Up until some time midway through the 2021-22 season, Chris Holtmann probably never imagined he’d only have Malaki Branham for one year of college basketball. But once that year ended, the Buckeye coach actually encouraged the star freshman to take the next step.
The way Branham told it outside of Saturday’s Nike EYBL AAU tournament in Indianapolis, Holtmann instructed the Big Ten Freshman of the Year that testing the NBA draft process, rather than focusing all his efforts on retooling for a sophomore season in Columbus, was the only logical choice.
“Basically he was just like, ‘You definitely do need to test the waters,’” Branham said. “He wanted me to test the waters just to get the feedback from some teams and just seeing what I need to work on and what’s my weaknesses and things like that. He was definitely encouraging me to do the draft process.”
Branham, who announced on April 1 that he would maintain his collegiate eligibility while going through the draft process, still isn’t ready to say for sure he will not come back to school for the 2022-23 season. Branham told ESPN at the beginning of the month that he will stay in the draft if he believes he’ll be a first-round pick, but he reiterated Saturday that he needs to hear more from scouts before locking down a final call.
April 1, 2022
“I just gotta get some more feedback. I don’t really know what to expect,” Branham said. “The NBA draft, it can go anywhere, so just trying to see where I’m gonna stand at.”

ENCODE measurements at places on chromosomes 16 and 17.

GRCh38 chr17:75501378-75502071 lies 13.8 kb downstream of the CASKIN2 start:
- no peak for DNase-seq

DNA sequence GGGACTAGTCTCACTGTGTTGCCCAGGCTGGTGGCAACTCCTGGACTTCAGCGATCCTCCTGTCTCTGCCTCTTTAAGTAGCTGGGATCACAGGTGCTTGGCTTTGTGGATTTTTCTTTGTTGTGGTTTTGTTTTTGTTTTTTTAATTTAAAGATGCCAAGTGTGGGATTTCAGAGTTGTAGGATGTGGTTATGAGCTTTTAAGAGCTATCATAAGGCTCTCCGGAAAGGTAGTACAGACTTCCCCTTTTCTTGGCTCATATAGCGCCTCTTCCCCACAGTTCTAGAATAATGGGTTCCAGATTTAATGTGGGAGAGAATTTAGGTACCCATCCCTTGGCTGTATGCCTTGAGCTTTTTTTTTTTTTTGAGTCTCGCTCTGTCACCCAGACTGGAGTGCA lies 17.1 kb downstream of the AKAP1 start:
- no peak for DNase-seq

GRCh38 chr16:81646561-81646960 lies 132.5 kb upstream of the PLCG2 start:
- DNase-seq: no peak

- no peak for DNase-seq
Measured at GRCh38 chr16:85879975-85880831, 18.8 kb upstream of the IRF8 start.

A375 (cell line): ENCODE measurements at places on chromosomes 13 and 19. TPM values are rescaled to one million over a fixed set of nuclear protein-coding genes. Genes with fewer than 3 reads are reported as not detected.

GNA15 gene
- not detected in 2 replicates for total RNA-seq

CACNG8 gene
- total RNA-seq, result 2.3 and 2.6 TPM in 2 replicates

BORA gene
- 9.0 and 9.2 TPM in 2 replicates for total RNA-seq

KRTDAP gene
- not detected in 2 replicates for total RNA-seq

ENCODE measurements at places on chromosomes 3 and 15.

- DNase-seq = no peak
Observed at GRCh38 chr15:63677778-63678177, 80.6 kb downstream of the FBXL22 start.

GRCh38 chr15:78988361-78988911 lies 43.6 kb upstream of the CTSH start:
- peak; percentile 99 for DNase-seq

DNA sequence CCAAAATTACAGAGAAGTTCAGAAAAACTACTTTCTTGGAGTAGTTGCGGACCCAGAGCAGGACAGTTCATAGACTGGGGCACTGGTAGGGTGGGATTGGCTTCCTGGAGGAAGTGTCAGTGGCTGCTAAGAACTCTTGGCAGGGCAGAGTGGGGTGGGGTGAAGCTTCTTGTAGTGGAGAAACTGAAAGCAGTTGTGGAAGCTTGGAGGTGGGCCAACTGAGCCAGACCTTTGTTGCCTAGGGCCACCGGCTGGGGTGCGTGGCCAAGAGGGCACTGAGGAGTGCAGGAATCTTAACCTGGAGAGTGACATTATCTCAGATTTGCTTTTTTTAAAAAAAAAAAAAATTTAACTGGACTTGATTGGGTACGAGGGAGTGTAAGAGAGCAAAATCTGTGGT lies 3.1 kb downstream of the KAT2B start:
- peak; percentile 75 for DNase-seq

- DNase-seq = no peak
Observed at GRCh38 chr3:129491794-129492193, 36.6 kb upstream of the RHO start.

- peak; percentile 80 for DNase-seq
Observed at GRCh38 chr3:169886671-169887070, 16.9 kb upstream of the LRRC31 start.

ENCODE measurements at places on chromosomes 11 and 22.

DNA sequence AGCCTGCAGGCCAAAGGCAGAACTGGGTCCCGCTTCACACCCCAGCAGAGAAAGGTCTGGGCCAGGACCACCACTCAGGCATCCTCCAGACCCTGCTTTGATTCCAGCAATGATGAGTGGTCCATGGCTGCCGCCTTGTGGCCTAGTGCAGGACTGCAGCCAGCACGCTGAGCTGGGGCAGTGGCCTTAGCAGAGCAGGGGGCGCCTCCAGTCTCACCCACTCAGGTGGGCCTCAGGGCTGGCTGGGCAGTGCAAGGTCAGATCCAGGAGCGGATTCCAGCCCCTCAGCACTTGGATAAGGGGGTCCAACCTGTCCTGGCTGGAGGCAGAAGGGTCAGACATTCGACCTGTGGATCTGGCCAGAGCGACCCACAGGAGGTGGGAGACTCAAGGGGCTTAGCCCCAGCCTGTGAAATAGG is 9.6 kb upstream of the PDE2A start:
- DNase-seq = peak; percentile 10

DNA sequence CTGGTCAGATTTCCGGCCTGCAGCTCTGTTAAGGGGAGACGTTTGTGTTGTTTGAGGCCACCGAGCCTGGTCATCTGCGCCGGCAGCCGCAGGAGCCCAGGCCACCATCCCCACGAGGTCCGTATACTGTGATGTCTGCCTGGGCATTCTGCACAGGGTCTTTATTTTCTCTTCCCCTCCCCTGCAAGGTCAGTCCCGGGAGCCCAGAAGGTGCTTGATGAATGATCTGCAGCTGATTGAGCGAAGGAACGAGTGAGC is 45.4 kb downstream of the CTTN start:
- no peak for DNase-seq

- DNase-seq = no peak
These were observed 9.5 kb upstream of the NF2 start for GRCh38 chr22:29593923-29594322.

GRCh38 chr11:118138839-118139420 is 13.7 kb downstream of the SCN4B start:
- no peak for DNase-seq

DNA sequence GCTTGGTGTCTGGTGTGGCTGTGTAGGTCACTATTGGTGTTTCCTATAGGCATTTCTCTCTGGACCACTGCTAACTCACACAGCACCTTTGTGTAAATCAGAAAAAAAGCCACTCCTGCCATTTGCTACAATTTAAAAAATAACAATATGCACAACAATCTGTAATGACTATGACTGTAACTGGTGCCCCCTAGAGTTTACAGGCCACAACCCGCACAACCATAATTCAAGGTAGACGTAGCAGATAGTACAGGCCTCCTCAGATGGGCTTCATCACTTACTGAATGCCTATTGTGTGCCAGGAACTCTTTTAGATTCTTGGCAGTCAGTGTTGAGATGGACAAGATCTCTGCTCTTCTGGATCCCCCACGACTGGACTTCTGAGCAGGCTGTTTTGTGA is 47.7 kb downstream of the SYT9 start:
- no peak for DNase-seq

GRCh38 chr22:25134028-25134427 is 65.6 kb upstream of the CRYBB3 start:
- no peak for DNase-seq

Still, Branham’s draft grades at the end of the year were good enough to convince him that declaring for the draft was in his best interest. As things stand, Branham is widely projected to be a first-round selection when the draft takes place in late June.
The strongest argument against Branham turning pro is he could lock himself into a lottery pick in 2023, but considering he is already at or near that status in many draft projections this year, risking a drop in stock during a second season would seem to have diminishing returns.
“Really it was just kind of the feedback I was getting. When my thing came back, I sent it in and they gave it back to me and there was some good information,” Branham said about what prompted him to declare for the draft. “I was just thinking, ‘Why not?’ It’s just entering the draft process, seeing what I need to work on, just kind of getting feedback from teams also.”
While Branham showed promise early in his Buckeye career, he didn’t exactly resemble a lottery pick through his first 10 appearances. It wasn’t until after a near three-week break in action for the Buckeyes due to COVID-19 that Branham made a big jump, breaking out for 35 points against Nebraska on Jan. 2 after averaging just 6.3 points up until then.
Branham credited the work he put in during Ohio State’s pause in action as a primary factor in his rapid midseason development.
“Just putting the time in and just working hard, I feel like it’s going to get back to you at some point, which it did,” Branham said. “I started playing my best basketball the second half of the season.”